Locals show their support for U.S. Virgin Islands damaged during Hurricane Irma
Special to The Current
Living in a coastal community such as Folly Beach, last month was a reminder of just how quickly our whole world can change when dealing with Mother Nature. Luckily for us, we avoided the brunt Hurricane Irma. Many of the islands in the Caribbean were not so lucky. St. Johns and St. Croix in the U.S. Virgin Islands were hit particularly hard.
In response to the death and destruction Hurricane Irma inflicted on the U.S. Virgin Islands, a couple local groups are doing something to help. On Sunday, Oct. 1 The Washout on Folly Beach hosted Island to Island: A Benefit for The Virgin Islands, that featured seven different bands, raffles, give-aways, and a silent auction. All proceeds went to “Love for Love City,” a disaster relief campaign for the U.S. and British Virgin Islands started by country music singer Kenny Chesney.
Another local relief effort also has Folly roots. Folly resident Claire Young and friend Andi Cummings helped launch “LowcountryLOVEforVI,” a grassroots charity effort devoted to collecting and delivering much- needed supplies to residents of the U.S. Virgin Islands victimized by the storm.
“I lived in the Virgin Islands for three years before I moved to Folly Beach in 2013. It was while living on St. Thomas that I truly came to appreciate the value of island life and community, and too the risks associated with it,” says Young. “When we watched first Irma then Marie pummel the USVIs over the past month, my Charleston friends and I who’ve lived in the islands were crushed,” she says. “I have friends down there right now who’ve literally been left with nothing. Their lives have been destroyed. We saw that, and just wanted to find a way to help.”
According to Cummings, living in a coastal community ourselves, there is a sense of responsibility to jump right in and help others who have been devastated by natural disasters. “We’ve been there. We know what it takes to rebuild and now we want to do whatever we can to help the Virgin Islands in that effort,” she says. “We are a local team of volunteers who love the Virgin Islands and want to do all we can to help our friends and families that have been left with nothing. We are working directly with a non-profit organization in St. Croix to get relief to those in need from our islands here in the Lowcountry to theirs.”
When Irma ripped through St. Thomas and St. John, Hurricane Irma was still a Category 5 hurricane touting wind speeds exceeding 185 m.p.h. And, while the damage state-side from the storm was severe, what USVI residents endured was devastating.
“People tend to forget about the tiny islands down there. As a beach community we know how important human kindness is in a time of desperate need. Virgin Islanders are resilient and ingenious, but this is extreme. This is much bigger than just the military or FEMA. We need to come together as a nation and bring the islands back to life. Folly Beach and Charleston have the power to help.”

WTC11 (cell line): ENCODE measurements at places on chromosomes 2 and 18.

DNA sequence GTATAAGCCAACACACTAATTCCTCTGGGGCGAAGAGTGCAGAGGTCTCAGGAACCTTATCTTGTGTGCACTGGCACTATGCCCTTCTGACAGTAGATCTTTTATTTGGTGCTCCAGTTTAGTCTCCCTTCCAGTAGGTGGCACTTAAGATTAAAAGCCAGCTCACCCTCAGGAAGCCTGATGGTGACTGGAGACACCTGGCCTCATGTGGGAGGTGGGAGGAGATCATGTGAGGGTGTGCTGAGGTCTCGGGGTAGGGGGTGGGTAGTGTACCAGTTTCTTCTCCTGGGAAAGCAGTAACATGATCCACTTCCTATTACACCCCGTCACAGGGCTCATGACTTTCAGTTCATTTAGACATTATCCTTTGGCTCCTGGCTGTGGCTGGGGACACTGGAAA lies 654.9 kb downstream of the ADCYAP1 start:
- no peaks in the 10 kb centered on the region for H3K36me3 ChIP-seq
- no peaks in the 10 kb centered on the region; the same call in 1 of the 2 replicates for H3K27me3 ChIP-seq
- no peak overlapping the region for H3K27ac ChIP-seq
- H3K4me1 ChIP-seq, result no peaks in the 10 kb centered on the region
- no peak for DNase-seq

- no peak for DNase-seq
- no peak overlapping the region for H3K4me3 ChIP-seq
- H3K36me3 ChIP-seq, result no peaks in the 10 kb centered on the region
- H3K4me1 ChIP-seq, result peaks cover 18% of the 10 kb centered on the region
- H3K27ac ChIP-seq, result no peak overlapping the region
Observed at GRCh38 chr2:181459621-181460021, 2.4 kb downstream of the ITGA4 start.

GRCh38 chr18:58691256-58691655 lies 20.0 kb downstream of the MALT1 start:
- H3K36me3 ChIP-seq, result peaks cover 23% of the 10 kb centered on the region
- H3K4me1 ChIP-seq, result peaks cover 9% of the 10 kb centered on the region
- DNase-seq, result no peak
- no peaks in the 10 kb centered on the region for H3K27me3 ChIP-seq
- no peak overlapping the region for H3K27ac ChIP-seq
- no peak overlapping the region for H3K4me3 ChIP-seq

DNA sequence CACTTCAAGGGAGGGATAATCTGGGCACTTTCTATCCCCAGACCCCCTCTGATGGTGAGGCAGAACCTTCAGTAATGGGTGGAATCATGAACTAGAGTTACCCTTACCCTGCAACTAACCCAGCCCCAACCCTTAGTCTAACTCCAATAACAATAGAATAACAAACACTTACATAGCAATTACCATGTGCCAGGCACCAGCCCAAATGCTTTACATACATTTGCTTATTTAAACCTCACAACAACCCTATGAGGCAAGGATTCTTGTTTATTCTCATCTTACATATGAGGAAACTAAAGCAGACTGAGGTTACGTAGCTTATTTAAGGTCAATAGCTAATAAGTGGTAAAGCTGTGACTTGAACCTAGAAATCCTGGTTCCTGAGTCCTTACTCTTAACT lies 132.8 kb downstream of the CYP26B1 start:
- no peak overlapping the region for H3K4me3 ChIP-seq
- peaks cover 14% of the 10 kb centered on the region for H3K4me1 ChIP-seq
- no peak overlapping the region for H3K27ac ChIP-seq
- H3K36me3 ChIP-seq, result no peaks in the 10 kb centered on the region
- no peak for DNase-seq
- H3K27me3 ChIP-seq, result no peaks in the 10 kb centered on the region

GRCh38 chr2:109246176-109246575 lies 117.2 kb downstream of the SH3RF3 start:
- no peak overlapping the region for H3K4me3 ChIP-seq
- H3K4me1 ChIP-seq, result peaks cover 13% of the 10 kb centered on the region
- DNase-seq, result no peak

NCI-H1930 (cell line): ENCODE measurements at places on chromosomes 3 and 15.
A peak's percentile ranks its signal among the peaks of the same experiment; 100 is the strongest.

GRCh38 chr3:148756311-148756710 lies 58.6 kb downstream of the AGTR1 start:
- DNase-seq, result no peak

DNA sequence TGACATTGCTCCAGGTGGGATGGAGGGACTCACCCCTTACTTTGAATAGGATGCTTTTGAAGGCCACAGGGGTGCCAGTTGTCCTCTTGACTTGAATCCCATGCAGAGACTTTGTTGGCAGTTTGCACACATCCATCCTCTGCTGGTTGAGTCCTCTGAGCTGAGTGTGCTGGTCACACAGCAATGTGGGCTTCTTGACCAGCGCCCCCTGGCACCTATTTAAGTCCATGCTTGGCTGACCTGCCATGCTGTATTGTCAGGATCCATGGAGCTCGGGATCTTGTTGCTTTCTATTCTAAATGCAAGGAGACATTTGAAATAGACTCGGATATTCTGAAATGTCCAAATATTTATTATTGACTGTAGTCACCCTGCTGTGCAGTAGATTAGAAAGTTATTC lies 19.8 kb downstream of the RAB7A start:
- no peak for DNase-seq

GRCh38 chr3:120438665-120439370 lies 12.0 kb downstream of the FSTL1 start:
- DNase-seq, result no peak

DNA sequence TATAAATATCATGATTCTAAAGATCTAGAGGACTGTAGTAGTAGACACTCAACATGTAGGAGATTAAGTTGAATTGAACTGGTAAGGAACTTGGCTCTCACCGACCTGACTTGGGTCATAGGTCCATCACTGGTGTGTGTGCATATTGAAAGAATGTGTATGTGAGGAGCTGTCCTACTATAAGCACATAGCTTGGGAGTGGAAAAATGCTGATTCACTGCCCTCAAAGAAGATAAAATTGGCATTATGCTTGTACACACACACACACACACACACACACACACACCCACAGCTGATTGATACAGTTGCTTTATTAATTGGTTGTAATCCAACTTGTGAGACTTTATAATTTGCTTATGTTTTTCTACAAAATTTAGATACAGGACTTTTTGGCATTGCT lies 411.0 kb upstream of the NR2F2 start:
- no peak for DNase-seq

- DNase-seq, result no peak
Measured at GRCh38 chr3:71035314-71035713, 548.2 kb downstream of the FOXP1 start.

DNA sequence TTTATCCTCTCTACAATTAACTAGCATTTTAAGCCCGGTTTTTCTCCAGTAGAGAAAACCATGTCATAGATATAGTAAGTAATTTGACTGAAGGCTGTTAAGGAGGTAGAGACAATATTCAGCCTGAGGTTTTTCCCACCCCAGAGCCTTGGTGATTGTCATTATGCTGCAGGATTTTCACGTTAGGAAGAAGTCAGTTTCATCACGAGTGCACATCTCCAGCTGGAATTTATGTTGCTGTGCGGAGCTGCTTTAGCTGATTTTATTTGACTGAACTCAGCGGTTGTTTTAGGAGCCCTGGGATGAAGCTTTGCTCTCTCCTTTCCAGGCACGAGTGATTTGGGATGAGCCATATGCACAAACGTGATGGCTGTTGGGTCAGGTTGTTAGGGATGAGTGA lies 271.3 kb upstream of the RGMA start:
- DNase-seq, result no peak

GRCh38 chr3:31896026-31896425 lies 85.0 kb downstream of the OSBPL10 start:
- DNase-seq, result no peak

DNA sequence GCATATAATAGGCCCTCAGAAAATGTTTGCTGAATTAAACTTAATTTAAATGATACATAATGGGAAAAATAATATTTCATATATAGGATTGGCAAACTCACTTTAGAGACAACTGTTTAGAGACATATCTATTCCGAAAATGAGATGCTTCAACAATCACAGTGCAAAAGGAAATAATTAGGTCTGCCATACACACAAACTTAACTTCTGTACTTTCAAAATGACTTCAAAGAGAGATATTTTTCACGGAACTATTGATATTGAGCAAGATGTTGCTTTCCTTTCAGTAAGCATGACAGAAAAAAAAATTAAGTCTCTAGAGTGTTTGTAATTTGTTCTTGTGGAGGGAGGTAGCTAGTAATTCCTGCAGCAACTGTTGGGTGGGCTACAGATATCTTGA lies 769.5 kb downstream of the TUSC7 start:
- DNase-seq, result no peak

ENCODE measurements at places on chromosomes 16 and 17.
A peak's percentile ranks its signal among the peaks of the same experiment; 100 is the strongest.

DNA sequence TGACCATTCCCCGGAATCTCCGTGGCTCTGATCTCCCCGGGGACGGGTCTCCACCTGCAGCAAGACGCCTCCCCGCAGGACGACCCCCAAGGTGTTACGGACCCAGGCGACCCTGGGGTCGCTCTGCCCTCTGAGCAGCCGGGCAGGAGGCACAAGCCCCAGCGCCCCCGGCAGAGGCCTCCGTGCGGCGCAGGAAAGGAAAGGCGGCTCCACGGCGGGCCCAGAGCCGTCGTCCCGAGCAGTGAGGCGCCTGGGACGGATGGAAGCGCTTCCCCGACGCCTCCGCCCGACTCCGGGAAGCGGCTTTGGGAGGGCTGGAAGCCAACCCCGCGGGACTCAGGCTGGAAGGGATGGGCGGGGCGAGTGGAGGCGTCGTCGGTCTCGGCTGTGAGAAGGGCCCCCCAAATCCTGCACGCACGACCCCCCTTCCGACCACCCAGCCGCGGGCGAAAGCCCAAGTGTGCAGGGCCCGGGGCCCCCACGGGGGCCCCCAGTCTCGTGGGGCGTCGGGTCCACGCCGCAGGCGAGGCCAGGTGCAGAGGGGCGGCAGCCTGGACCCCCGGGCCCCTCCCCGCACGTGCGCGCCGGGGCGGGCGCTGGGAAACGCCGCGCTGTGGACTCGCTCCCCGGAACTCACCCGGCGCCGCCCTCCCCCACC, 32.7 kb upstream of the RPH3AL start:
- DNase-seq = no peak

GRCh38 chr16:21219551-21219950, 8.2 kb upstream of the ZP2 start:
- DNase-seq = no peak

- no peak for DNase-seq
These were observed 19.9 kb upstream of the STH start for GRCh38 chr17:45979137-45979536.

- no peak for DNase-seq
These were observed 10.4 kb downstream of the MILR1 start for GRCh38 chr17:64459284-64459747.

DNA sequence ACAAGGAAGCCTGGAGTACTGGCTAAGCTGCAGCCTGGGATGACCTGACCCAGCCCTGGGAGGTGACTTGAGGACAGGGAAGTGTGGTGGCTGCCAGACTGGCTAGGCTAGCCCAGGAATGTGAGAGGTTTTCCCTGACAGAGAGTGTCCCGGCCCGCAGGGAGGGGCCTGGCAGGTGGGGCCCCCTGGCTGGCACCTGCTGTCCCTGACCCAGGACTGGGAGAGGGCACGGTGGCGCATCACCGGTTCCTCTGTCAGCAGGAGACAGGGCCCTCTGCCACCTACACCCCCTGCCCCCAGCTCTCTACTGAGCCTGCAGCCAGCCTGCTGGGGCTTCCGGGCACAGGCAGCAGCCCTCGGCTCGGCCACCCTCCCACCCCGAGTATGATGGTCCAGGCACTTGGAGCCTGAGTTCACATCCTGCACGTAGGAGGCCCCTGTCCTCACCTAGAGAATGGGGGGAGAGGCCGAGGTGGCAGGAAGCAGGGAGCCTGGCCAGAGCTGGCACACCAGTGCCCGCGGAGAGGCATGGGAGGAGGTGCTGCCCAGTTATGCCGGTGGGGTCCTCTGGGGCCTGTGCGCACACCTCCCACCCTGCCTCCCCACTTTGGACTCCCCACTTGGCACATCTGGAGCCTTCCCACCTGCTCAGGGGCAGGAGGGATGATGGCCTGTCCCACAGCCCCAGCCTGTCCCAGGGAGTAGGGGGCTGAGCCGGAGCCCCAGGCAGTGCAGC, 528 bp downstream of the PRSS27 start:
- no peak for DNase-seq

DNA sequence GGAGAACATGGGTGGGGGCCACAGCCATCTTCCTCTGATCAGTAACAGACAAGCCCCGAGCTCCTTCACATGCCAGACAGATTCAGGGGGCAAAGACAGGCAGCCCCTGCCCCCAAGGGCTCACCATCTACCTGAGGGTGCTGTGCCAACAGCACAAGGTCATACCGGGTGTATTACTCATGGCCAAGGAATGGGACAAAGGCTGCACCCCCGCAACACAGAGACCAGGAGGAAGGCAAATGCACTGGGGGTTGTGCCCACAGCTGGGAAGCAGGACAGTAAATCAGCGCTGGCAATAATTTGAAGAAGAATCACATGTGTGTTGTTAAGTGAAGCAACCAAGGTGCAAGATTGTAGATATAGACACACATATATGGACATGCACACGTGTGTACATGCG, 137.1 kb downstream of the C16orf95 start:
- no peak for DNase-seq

“People are homeless, scared, and living in shelters. Our collection efforts are dedicated to one mission — to get them what they need to simply survive,” adds Cummings.
The goal of the upstart organization is to amass, organize, and deliver supplies that residents of the islands desperately need. The team, made up exclusively of volunteers, plans to accomplish a goal of raising both goods donated by local residents, along with online donations of $15,000, which they will use to purchase additional dry goods. The hope is to accumulate all donated items and fill a 40-foot shipping container with much needed supplies like batteries, diapers, and even power generators. Once full, the container will be driven to port and shipped directly to the islands for local distribution.
The campaign is a collaborative effort between local individuals, civic groups, businesses, and others. BoomTown, a real estate software company, is serving as the headquarters for the event, but they are by no means alone in their support. Even at this early stage, more than 30 Lowcountry organizations have already pledged support or signed on to assist in the campaign.
The fundraising effort has three component:, “donation stations,” set up at partnering businesses where area residents can drop off dry goods, a GoFundMe page where supporters can make an in-kind donation for the procurement of additional bulk goods, and an end-of-campaign fundraising event that will be a primary contributor to the group’s goals of raising $15,000.
“In addition to collection efforts, we are hosting an event on Sunday, Oct. 8 at CURE on James Island,” says Young, who is also a manager at the restaurant. “We will be hosting a family-friendly Caribbean-style event, as well as a silent auction, live music, and food and drinks for $20 per ticket, plus a donation item.”
Interested parties can learn more about LowcountryLOVEforVI by visiting the cause’s Facebook page at: at www.facebook.com/lowcountryloveforVI/ or their GoFundMe page at: www.gofundme.com/charlestonloveforVI.